Half a million new homes to be built on hazardous ‘second-hand’ land

Brownfield sites are defined as land which has potential for redevelopment after previously being occupied by another permanent building, such as a factory or industrial works. Redeveloping brownfield sites is a cornerstone of the current national housing policy, with 79% of all new builds being built on recycled land in recent years.

Yet according to the research, over one in ten (11%) new homes built on brownfield land have suffered problems as a result of the land the property is built on, affecting a total of 74,000 homes in the last ten years. The most common problem is flooding, but there are also cases of contamination, poor drainage and sewage problems.

Brownfield hotspots likely to be developed in the near future include many urban parts of the North East, North West and West Midlands (such as Humberside, Greater Manchester and Birmingham), due to the density of former industrial activity in these areas. In the South, brownfield targets for housing development include parts of London Docklands and towns where former military land could be redeveloped for housing, such as Portsmouth.

One of the drivers behind the current policy encouraging house builders to redevelop land is the creation of affordable homes for first-time buyers. The research shows that few (17%) prospective buyers are actually specifically looking to buy new build housing, rather many feel that this is the only option available to them through local authority shared ownership schemes as many of these properties are new builds. Others say they are persuaded to buy new build homes because of incentives such as deposit cash back schemes from developers or free white goods.

Property developers and local authorities are responsible for ensuring brownfield land is safe for residential building, but there is evidence that problems slip through the net. According to the research, the former sites of heavy industrial processes such as iron smelting or coal mining are among the riskiest types of land to build on. Up to a fifth of all sites in England and Wales need treatment to be made safe for human habitation, meaning that in 2010 as many as 20,000 homes were built on land that was at one point contaminated by industrial waste.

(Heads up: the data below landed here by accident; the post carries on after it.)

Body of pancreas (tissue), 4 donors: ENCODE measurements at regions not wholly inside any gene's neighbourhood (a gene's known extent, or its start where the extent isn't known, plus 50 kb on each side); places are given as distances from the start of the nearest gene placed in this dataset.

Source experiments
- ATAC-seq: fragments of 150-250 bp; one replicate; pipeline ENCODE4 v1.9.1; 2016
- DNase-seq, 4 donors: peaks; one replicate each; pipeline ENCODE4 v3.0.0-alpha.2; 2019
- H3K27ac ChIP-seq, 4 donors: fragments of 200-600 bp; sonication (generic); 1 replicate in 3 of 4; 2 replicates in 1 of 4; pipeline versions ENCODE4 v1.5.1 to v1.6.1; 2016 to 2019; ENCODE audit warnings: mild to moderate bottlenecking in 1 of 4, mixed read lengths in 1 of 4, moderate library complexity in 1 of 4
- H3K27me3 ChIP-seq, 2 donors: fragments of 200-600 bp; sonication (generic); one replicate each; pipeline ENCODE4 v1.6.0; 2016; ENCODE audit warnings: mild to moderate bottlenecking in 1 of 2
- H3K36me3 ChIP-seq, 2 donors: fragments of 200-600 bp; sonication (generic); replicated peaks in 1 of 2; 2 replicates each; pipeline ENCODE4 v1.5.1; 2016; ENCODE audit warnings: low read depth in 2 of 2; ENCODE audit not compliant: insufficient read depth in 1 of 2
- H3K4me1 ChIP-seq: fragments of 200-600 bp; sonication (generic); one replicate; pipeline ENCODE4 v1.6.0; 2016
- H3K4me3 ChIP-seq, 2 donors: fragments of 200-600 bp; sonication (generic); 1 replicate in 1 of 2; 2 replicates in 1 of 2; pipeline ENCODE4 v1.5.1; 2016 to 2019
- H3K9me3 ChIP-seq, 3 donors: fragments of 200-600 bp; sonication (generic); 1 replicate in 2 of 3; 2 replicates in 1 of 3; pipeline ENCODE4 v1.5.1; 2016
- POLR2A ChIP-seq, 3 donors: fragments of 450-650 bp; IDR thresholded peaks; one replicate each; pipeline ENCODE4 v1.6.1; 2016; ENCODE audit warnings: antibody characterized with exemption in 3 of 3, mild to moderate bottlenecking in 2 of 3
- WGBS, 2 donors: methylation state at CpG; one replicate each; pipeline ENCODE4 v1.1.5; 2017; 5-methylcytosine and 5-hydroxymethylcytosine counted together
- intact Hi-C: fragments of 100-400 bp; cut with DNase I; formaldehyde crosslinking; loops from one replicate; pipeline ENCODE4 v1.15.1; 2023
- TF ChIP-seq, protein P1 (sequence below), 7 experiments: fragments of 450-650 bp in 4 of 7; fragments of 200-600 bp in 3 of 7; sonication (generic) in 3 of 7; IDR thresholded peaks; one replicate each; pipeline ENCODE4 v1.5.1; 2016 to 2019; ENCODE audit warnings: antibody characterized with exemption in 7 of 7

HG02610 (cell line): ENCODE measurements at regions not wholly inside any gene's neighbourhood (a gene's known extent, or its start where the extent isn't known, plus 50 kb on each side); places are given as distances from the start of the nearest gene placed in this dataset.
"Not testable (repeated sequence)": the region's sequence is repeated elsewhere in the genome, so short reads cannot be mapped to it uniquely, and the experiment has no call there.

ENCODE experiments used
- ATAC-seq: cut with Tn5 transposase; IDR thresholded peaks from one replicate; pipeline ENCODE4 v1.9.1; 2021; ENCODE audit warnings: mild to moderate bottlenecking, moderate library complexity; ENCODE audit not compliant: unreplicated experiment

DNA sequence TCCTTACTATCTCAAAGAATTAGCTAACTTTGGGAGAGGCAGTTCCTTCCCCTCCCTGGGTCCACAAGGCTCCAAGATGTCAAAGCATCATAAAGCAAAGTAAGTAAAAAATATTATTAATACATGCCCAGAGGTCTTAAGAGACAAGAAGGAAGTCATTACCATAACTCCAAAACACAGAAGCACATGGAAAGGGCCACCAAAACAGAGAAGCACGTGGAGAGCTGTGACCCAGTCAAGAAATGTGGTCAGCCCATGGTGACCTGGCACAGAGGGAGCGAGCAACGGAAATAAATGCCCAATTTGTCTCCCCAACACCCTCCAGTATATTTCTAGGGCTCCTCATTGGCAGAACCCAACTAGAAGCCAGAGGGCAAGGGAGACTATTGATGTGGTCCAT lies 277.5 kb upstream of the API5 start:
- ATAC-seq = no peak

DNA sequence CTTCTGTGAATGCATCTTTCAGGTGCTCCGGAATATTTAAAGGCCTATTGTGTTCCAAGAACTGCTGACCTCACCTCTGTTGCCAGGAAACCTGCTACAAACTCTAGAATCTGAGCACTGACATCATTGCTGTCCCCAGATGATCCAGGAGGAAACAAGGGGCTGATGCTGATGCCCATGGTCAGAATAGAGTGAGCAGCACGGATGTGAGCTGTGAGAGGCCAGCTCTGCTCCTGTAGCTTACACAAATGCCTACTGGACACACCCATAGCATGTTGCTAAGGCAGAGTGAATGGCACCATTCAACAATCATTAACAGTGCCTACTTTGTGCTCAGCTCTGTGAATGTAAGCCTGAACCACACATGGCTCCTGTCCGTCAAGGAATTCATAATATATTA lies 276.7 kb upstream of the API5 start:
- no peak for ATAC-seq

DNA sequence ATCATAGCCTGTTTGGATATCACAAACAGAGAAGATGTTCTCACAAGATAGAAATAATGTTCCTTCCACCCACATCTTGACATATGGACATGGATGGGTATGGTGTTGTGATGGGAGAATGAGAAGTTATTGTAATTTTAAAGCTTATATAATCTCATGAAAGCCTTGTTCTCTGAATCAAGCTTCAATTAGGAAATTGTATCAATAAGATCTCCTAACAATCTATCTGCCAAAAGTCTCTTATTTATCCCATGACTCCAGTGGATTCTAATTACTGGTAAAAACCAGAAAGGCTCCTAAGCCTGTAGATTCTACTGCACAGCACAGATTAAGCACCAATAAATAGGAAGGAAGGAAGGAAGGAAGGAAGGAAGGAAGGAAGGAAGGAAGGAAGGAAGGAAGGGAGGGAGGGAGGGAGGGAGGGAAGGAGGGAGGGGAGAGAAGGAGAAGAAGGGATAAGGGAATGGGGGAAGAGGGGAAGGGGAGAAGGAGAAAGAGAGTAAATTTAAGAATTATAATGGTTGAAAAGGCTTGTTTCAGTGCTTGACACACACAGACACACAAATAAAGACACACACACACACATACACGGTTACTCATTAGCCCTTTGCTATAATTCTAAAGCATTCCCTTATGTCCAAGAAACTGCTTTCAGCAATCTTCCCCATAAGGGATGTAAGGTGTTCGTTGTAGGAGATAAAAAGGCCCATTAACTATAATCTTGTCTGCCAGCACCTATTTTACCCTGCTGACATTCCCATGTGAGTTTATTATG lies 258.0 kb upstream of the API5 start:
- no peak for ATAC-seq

Currently, over a third (34%) of prospective buyers are unaware of the problems associated with former industrial land and a quarter (24%) do not check the previous use of the land a house is built on. The insurer is advising potential buyers to check the previous use of the land a house is built on before committing to a purchase, by speaking to neighbours, checking old maps or commissioning a full environmental report to ensure they do not experience problems once they’ve moved in.

John O’Roarke, managing director of LV= home insurance, said

"It is vital that we continue to protect greenbelt land and that new uses can be found for brownfield sites, especially where there is a shortage of affordable housing. However, with many new properties being built on second-hand land, it’s vital that potential buyers carry out adequate checks to find out what their new property is built on so they are aware of the risks. Regardless of when the property is built, it’s always a good idea to get a structural survey when purchasing a property and to discuss any potential issues with their insurer to ensure they have adequate cover for their new home."

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3 thoughts on “Half a million new homes to be built on hazardous ‘second-hand’ land

  1. Online Estate Agents

    It is essential that derelict eyesores continue to be developed for housing as the alternative will only result in further decay. The problems mentioned aren’t a result of building on such sites but rather the quality of the build. If these schemes were planned correctly then flooding issues would not occur. Any contamination has to be removed before construction commences, where this isn’t the case then building control need to look at themselves closely.

  2. New Move Online

    There are plenty of developments of industrial/commercial sites that are not being utalised to there full advantage and quite often remain unused. redevelopment of brownfield sites has to be the way forward so long as the developer takes full responsibility to undertake the removal of all hazardous material so that this does not impact on the homeowner or the environment at a later date.

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